I have to confess that I have had the gas central heating on about ten days so far (off at the moment). I am a tad disappointed. I thought that our vastly improved insulation would mean we would be able to last out till October. On a slightly different subject, I am a bit annoyed that British Gas has reduced our gas direct debit to a mere £5 a month because of a built up surplus. It would be really easy to calculate the average month's cost throughout the year and use that. I am on a tariff which has a fixed cost till 2010.
    • CommentAuthorjamesingram
    • CommentTimeSep 21st 2008 edited
     
    Perhaps were just carrying higher levels of insulation, generally around our energy transfer centers ? (ie beer belly)

    Outside workers have got to be in a declining minority
    People keep asking me where I've been on holiday, I just spent the week pointing in bonnets in south oxfordshire, not much of a holiday
  12.  
    Simeon , I'm sure the energy companies are more than happy to hold millions in customers cash
    I'm constantly being asked to increase my direct debit levels , I know my average yearly useage , so phone them up and get them to reduce it back to what it should be.
    Get them to pay the surplus back into your account , why should they get the interest on your money.
    • CommentAuthorEd Davies
    • CommentTimeSep 21st 2008
     
    Posted By: joe.eIt seems to be a bit of a theme on this thread that men are generally happy with a lower indoor temperature than women - certainly the case in my household. Is that a universal experience? Any ideas as to why?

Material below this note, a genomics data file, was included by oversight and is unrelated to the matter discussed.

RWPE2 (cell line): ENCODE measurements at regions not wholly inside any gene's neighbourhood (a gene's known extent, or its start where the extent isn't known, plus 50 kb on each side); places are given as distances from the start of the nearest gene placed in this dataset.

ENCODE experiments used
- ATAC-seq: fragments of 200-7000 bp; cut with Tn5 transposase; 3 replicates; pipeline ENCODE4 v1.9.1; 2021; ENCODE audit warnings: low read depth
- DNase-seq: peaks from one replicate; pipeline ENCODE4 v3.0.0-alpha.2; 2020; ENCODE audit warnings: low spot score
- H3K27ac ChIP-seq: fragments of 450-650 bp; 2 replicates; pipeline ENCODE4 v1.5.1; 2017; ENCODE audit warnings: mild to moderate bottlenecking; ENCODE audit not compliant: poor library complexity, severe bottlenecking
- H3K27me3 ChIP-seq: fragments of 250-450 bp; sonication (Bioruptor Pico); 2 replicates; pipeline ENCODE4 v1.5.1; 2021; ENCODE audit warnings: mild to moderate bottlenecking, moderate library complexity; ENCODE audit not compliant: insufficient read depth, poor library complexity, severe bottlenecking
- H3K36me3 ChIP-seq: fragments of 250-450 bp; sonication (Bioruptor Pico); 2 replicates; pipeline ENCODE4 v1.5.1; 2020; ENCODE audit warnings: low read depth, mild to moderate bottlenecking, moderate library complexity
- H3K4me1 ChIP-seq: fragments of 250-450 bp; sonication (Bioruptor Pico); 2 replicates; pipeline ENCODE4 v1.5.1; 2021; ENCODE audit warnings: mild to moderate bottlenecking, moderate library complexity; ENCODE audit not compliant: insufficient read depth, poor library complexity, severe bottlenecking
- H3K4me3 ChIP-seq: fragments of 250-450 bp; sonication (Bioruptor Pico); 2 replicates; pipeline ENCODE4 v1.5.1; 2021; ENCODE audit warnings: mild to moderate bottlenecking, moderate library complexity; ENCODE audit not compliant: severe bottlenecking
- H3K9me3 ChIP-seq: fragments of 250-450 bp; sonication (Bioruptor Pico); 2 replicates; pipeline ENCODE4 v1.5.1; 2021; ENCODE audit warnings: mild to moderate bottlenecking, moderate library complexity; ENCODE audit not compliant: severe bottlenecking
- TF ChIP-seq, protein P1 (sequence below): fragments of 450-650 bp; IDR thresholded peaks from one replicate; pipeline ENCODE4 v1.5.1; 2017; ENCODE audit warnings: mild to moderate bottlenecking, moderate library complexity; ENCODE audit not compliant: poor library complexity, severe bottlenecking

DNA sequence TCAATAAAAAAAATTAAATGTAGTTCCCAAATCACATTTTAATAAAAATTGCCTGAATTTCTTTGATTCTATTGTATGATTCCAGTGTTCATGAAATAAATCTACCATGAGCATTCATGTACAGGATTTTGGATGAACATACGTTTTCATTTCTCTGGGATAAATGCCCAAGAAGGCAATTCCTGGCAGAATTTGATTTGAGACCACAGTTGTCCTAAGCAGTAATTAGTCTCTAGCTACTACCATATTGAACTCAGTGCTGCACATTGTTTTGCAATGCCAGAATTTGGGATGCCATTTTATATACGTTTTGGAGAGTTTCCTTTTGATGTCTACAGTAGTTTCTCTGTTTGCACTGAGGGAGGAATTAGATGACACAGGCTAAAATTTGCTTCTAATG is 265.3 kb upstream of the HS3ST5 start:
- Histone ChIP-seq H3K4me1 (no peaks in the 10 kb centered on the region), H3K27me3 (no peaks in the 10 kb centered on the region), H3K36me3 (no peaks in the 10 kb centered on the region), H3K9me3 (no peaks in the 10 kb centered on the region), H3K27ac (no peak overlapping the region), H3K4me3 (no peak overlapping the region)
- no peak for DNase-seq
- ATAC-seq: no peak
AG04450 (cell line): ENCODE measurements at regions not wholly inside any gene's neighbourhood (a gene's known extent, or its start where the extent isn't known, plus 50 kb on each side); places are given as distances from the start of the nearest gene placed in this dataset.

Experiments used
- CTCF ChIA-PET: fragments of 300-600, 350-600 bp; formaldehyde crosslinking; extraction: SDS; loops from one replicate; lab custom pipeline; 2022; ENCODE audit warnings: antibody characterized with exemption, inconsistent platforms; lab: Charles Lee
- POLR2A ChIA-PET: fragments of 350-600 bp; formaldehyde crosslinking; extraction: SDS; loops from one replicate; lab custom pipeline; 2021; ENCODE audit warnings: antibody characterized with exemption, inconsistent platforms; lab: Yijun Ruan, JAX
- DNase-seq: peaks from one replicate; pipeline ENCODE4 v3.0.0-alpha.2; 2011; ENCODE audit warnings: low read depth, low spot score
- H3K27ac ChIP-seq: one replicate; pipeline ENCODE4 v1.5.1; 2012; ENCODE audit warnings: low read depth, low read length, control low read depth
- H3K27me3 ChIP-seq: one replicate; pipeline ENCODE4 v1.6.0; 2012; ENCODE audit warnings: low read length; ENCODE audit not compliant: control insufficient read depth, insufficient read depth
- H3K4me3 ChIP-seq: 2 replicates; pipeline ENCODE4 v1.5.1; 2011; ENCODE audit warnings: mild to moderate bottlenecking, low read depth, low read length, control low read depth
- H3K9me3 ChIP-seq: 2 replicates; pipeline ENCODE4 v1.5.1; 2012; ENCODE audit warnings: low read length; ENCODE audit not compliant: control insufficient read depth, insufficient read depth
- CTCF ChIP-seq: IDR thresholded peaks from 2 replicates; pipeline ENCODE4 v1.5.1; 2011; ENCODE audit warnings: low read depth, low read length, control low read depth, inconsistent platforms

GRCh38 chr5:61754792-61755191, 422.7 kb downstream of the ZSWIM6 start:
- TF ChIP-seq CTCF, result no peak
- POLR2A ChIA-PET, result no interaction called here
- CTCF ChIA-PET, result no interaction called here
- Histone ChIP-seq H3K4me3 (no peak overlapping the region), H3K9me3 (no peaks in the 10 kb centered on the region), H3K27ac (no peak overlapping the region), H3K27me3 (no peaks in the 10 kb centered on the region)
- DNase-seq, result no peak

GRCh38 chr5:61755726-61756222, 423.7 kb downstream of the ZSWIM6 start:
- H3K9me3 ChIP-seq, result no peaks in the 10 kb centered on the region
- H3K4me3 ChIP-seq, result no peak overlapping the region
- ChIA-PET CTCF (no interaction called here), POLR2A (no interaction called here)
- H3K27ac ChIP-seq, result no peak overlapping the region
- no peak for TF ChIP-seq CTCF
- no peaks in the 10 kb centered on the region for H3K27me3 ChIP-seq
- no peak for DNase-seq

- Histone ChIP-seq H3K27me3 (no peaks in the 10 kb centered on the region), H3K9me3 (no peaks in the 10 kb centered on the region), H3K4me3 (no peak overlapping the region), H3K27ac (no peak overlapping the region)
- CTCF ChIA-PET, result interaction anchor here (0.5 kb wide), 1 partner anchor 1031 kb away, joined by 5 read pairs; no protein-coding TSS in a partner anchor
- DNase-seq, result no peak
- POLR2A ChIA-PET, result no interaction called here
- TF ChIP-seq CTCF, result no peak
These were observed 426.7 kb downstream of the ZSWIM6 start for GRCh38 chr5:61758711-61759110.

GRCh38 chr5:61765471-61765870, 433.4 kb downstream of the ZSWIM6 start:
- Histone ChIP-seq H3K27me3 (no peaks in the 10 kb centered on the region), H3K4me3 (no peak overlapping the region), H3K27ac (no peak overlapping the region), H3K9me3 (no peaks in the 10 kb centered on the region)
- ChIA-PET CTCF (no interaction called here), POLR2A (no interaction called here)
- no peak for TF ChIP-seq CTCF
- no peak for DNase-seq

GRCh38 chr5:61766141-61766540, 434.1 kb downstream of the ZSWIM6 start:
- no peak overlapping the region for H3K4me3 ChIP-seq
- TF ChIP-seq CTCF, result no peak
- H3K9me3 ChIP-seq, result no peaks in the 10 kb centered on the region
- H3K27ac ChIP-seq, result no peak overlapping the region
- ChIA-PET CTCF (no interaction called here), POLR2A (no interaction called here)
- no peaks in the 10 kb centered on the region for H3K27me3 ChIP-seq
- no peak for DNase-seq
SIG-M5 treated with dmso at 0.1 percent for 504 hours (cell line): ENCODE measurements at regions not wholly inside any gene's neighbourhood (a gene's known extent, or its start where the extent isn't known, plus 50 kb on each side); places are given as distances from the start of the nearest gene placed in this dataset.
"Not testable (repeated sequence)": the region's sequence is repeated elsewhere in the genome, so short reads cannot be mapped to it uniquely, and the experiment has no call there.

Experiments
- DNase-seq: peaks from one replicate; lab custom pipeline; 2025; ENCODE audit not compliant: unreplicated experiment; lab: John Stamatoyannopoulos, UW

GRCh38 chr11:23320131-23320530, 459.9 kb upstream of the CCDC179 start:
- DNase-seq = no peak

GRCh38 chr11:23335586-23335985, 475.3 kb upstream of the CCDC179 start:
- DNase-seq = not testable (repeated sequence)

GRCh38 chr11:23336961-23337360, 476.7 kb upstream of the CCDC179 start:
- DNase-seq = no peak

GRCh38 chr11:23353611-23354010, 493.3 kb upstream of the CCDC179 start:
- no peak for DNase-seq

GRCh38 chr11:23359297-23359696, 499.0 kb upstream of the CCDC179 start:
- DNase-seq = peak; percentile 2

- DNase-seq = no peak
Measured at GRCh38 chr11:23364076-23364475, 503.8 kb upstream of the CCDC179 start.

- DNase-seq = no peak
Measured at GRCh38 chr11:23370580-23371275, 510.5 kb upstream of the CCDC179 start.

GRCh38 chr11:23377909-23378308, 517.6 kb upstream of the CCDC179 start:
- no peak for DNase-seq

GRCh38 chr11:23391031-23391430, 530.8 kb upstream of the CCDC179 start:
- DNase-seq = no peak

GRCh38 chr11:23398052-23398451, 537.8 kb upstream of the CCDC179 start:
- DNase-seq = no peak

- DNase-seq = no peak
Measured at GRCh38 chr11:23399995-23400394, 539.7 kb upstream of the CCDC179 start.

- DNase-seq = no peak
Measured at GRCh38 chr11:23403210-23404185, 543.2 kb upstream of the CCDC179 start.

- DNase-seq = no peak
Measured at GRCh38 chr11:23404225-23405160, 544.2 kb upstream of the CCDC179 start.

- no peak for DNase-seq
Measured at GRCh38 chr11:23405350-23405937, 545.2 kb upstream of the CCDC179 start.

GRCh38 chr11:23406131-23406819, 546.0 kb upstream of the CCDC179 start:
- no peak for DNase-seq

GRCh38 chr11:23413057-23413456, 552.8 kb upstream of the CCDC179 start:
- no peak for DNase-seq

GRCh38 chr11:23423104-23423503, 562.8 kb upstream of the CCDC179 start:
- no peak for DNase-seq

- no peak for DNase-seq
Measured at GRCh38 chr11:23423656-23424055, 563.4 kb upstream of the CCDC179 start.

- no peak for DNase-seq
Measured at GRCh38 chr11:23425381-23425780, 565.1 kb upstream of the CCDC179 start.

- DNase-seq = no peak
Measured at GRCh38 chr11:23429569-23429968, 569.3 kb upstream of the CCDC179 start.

I hate cold. I suspect it's genetic.

    Somewhat off-topic: somewhere I read that during WW II the US army found that some soldiers did significantly better in the Pacific whereas others did better in Europe. With two fronts to fight on they realised they could get significant returns by sending the right troops in each direction so they did a study to determine selection criteria. After a lot of testing they found that the best indicator was the answer to the question: "which do you prefer, hot or cold?". Sometimes the obvious answer actually is right.

    Whenever I see, on forums like this, a comment about turning the heating down and putting another pullover on I just mutter "any bloody fool can be uncomfortable".

    I used the heating one afternoon in August and have used it a few mornings and evenings this month.
  13.  
    Re joe.e's comment, I reckon the difference (in general) is because men are traditionally the breadwinners, so to them heating spells expense and hence more work. Women are traditionally the homemakers, so to them heating means a pleasant home environment which is what they aspire to create (things have moved on of course but old habits die hard...).
    • CommentAuthorJackyR
    • CommentTimeSep 21st 2008
     
    So, no pointless gender-typing here, then... :shocked:
  14.  
    thats builders for ya,
  15.  
    Just to stir things up a bit more, any of the Ladies here still heating free? :devil:
    • CommentAuthorSally M
    • CommentTimeSep 21st 2008
     
    Yes, but bloody freezing in my study!!!!....I sometimes wear two jumpers and a padded coat. I am on oil at the minute and begrudge the amount I have to spend on heating. Hopefully new build will be warmer!:cool: